Weigh gain during pregnancy could pose a problem for both the mother and child. It could even lead to gestational diabetes, an increased risk of cesarean section or excessive birth weight of the newborn. As a solution, regular counseling appointments have been proposed.
In a new study, a team of the Technical University of Munich (TUM) in collaboration with the Competence Center for Nutrition (Kern) has suggested that the counseling appointments as part of routine prenatal care can encourage a healthier lifestyle, it does not reduce weight gain.
The main objective of the Bavarian Healthy Living in Pregnancy Study (GeliS) was to make pregnant women more aware of the problem and to improve their dietary behavior and physical activity. More than 70 medical and midwife practices in Bavaria participated in the study.
Almost 2286 women were included in the study. During the study, they received three counseling sessions (30−45 minutes each) from the 12th week of their pregnancy. They also followed another consultation several weeks after childbirth as part of their preventive check-ups.
Moreover, they had been provided with additional information material as well as forms that allowed them to independently record and monitor their weight gain and physical activity. The control group only received the information material.
Study Director Professor Hans Hauner, Professor of Nutritional Medicine at the TUM, explains the initial findings: “Unfortunately, the counseling concept proved unsuccessful and had no measurable effect on maternal weight gain. Despite the counseling, over 45 percent of the participants gained more weight than recommended by the international standard of the Institute of Medicine (IOM) − over 14 kilograms on average. Nor did the counseling lead to a reduction in complications such as gestational diabetes, hypertension or premature labor.”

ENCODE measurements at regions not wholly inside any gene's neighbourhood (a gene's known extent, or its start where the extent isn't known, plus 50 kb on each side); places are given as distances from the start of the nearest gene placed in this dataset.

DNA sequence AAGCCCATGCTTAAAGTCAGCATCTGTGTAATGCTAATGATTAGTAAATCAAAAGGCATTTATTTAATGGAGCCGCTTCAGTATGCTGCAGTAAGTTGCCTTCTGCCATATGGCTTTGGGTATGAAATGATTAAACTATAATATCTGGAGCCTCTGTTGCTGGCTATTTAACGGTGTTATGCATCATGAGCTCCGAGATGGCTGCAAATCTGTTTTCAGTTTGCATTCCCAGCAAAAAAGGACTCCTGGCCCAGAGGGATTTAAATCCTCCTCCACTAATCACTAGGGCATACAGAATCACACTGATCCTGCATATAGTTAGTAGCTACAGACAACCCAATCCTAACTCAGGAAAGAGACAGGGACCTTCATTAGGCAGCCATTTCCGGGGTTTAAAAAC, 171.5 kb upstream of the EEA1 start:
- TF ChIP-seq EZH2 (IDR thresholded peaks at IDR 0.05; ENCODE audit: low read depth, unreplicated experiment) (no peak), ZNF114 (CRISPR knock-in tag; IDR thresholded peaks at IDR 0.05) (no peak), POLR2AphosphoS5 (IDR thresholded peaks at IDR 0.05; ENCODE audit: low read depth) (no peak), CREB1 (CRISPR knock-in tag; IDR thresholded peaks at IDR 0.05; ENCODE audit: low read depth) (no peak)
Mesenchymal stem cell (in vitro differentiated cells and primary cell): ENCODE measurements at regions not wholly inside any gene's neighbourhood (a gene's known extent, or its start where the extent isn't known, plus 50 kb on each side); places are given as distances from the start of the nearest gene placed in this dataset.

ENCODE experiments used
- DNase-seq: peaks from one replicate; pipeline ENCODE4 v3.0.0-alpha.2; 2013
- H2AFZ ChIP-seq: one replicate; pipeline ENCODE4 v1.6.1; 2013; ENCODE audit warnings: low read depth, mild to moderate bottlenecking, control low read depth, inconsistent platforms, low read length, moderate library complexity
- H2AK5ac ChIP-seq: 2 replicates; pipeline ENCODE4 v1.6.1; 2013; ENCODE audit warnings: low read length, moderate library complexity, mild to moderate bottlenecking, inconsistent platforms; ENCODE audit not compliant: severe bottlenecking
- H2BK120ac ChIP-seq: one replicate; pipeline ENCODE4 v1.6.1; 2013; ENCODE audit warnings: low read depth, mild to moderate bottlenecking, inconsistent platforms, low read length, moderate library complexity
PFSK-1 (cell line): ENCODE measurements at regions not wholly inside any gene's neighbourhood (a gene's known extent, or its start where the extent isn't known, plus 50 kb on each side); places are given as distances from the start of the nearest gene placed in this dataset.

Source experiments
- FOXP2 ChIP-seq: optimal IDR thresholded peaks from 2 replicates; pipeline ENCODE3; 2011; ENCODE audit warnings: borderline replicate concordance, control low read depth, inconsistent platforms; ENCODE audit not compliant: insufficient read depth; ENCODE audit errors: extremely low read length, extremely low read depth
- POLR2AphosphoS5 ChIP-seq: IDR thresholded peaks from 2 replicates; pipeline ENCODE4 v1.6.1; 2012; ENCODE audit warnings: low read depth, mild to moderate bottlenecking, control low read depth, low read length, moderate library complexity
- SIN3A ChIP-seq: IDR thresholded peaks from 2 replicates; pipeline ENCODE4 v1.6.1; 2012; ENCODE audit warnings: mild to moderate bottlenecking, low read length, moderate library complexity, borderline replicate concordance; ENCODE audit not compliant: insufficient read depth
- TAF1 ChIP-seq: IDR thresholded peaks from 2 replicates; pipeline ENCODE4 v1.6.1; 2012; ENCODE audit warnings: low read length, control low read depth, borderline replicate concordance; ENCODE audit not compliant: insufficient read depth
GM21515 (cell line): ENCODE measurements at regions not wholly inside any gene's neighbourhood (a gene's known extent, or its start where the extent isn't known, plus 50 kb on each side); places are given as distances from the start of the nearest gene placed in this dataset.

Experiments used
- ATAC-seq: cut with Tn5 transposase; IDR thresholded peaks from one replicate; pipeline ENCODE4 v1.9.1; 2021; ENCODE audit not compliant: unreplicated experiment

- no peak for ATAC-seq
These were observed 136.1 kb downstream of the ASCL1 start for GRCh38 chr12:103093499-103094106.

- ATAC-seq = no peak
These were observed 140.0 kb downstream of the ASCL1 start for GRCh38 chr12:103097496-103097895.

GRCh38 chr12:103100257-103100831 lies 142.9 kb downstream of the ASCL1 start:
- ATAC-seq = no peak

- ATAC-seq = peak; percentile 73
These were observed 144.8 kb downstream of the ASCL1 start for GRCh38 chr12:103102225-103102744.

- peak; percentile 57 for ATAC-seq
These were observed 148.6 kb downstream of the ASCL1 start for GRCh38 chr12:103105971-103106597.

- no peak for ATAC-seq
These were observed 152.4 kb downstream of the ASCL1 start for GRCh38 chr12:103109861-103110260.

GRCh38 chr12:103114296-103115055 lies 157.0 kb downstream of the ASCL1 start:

“Nevertheless, we found some positive effects: An initial look at the extended data shows that many pregnant women did, in fact, pay close attention to their diet and exercised regularly. In addition, more than 85 percent of women continued the program to the end and readily took the advice they received to heart. Evidently, that was not enough to reduce their weight gain.”
“What we saw, however, was a reduction in the size and weight of the babies of the women who participated in the program. That, too, is a small but important achievement. We also recommend that counseling sessions be started before the 12th week of pregnancy.”
“A special feature of the study was the fact that the counseling sessions were integrated into routine prenatal check-ups. It is the largest study in the world to use this approach. It was important to us that the concept be suitable for routine use.”
“The pregnant women did not have to appear for any additional appointments, and the effort on the part of the doctors and midwives was well defined. Only such solutions are practicable. Numerous studies have looked after and monitored pregnant women with the help of separate regular appointments. Even if that has a positive effect, it’s not a practical solution for all pregnant women − and that should be the goal.”